- 77% of respondents observed an increase in fraud since August 2020; an increase of almost 10%.
- 92% expect to see a further increase in the overall level of fraud during the next year, with nearly ½ expecting that increase to be significant.
- The prevention, detection, and investigation of fraud has been significantly more challenging in the current environment. The inability to travel, conducting remote interviews, and lack of access to evidence were cited as contributing factors.
- Schemes observed included cybercrime (business email compromise, hacking, ransomware and malware), payment fraud (credit card fraud and fraudulent mobile payments), and employee embezzlement.
Below are basic steps your organization can take immediately to lessen your vulnerability to fraud:
- Assess Risks. Evaluate how your fraud risks have or may change as result of COVID-19. Assess the likelihood and significance of emerging risks and reprioritize as needed.
- Focus on Internal Controls. The internal controls you had in place before the pandemic may no longer be effective. Redesign internal controls to better address identified fraud risks and remote/virtual working environments.
- Reassess Technology. Re-evaluate technology access, controls, and security — both in the office and remote/virtual environments. Knowing where your organization’s data is stored and all the ways it can be accessed electronically may require you to revise established protocols.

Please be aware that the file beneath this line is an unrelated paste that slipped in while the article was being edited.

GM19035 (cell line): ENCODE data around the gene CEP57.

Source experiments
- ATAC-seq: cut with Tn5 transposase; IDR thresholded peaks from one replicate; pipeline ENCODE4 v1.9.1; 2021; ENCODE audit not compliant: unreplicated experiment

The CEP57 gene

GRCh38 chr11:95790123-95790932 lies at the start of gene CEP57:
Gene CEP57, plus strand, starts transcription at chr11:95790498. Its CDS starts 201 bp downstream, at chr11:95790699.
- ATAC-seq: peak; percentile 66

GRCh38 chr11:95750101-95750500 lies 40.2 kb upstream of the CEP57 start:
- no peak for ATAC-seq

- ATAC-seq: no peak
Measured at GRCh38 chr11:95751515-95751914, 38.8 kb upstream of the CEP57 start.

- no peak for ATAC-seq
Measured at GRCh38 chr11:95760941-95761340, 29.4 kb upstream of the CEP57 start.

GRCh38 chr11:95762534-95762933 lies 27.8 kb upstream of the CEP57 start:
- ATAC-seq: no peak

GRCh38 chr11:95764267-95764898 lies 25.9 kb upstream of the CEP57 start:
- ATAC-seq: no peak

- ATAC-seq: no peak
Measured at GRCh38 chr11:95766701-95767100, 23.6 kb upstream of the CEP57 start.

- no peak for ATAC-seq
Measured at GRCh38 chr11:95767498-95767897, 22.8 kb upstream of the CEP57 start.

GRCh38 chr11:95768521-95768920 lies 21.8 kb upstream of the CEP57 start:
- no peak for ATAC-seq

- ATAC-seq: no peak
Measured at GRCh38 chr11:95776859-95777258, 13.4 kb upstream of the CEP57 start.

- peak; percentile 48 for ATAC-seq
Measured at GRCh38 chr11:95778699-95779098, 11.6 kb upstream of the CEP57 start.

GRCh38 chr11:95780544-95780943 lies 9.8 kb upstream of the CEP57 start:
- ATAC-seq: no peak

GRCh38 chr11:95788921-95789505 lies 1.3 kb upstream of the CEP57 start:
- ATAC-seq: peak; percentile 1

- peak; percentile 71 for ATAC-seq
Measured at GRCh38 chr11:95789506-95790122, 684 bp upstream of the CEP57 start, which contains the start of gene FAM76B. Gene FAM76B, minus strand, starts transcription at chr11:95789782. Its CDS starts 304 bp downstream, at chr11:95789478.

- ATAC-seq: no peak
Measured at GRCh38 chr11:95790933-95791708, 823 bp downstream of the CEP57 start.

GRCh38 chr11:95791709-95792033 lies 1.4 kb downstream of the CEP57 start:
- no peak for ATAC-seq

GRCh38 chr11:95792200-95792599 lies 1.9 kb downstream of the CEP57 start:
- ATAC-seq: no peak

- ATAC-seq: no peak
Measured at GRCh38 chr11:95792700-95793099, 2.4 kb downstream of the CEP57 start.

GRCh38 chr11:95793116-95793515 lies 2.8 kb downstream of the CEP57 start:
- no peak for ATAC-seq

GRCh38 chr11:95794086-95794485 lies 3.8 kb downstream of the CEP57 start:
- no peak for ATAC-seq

- Preserve Confidentiality. Your organization may need to rework how hard copy and electronic information is stored and accessed. Maintaining confidentiality of your organization’s intellectual property and its most sensitive information (and that of clients, vendors, and employees) simply cannot be put at risk due to your current work environment.
- Increase the Perception of Detection. Communicate regularly to staff about anti-fraud policies, ways to report suspicions of misconduct, and the potential consequences. Perform unplanned “spot” checks and regularly ask questions and for additional support before approving financial transactions.
- Trust but Verify. Assessing fraud risks and implementing internal controls is not alone sufficient to mitigate fraud. Implement preventive and detective measures (data analysis, internal audits, increased oversight) to test if internal controls are operating effectively.
- Train Employees in Fraud Prevention. Do your workers know the warning signs of fraud? Ensure that staff know basic fraud prevention techniques and the role they serve in your organization’s anti-fraud efforts.
- Implement a Fraud Hotline. Fraud is still most likely to be detected by a tip. Providing an anonymous reporting system for your employees, contractors and clients will help uncover more fraud.
- Lead by Example. Ensure your organization’s tone at the top is one of honesty and integrity. Employees pay close attention to the behavior and actions of their bosses and they follow their lead.
We can help you mitigate fraud loss for you and your business. Contact our team of specialists to learn more.